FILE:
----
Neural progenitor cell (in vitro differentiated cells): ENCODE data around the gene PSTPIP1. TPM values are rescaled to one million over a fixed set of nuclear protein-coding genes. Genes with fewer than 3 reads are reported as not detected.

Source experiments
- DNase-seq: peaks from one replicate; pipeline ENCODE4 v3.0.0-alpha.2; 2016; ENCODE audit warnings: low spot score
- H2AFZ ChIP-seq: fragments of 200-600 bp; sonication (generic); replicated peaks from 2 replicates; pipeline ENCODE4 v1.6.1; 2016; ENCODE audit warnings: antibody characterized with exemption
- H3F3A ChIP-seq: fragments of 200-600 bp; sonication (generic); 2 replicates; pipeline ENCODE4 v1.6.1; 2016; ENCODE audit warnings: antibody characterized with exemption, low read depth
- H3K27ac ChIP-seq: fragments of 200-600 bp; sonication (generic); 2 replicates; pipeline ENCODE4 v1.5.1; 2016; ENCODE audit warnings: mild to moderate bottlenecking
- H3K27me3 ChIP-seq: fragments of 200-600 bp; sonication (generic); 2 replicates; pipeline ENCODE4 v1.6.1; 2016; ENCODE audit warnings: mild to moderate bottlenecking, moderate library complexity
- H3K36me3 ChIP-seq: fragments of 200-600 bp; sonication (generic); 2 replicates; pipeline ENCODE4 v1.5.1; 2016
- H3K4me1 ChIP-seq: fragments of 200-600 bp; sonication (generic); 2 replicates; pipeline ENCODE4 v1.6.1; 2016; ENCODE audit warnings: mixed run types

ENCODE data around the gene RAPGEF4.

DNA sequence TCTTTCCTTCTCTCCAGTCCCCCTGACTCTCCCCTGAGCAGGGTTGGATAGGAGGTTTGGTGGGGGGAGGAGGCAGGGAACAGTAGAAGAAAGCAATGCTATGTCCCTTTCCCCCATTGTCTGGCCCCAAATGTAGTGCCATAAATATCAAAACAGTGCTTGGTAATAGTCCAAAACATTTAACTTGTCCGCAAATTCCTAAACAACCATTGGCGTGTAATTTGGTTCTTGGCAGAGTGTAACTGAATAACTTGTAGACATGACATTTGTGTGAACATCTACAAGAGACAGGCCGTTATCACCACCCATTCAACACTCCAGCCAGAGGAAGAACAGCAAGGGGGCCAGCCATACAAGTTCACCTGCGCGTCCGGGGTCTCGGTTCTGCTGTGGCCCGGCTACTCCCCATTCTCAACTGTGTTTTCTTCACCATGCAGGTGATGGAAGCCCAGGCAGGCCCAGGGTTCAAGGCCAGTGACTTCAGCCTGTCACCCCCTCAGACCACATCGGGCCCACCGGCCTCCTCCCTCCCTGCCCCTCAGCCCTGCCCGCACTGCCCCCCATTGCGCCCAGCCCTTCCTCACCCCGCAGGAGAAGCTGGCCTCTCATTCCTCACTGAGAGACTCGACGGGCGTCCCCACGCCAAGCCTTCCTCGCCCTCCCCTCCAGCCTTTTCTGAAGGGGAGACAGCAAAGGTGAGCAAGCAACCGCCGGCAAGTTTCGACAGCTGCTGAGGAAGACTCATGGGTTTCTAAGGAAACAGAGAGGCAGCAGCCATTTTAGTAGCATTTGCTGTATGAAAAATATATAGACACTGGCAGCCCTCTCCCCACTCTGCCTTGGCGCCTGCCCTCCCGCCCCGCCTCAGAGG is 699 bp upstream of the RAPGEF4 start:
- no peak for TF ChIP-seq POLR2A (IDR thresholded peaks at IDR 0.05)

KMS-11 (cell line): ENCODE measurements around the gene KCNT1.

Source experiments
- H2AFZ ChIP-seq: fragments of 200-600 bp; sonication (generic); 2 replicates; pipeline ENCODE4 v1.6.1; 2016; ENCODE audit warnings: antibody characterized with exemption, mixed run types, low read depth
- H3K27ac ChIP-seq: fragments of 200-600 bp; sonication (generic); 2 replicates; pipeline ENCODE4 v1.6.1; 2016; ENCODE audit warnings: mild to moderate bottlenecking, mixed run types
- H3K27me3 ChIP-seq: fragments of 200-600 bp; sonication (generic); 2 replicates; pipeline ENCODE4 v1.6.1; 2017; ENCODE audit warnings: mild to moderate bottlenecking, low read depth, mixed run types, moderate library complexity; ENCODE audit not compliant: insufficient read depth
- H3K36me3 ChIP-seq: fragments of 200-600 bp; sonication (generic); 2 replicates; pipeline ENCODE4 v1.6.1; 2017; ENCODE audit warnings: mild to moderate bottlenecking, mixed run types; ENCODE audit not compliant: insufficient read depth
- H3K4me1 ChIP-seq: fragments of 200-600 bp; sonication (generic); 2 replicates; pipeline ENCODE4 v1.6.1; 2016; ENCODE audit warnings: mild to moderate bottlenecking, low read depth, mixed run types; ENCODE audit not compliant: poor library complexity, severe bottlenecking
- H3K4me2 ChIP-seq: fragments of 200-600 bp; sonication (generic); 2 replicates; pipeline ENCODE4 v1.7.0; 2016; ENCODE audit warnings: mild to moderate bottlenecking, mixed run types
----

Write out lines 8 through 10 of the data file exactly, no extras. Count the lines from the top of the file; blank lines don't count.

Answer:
- H3K36me3 ChIP-seq: fragments of 200-600 bp; sonication (generic); 2 replicates; pipeline ENCODE4 v1.5.1; 2016
- H3K4me1 ChIP-seq: fragments of 200-600 bp; sonication (generic); 2 replicates; pipeline ENCODE4 v1.6.1; 2016; ENCODE audit warnings: mixed run types

ENCODE data around the gene RAPGEF4.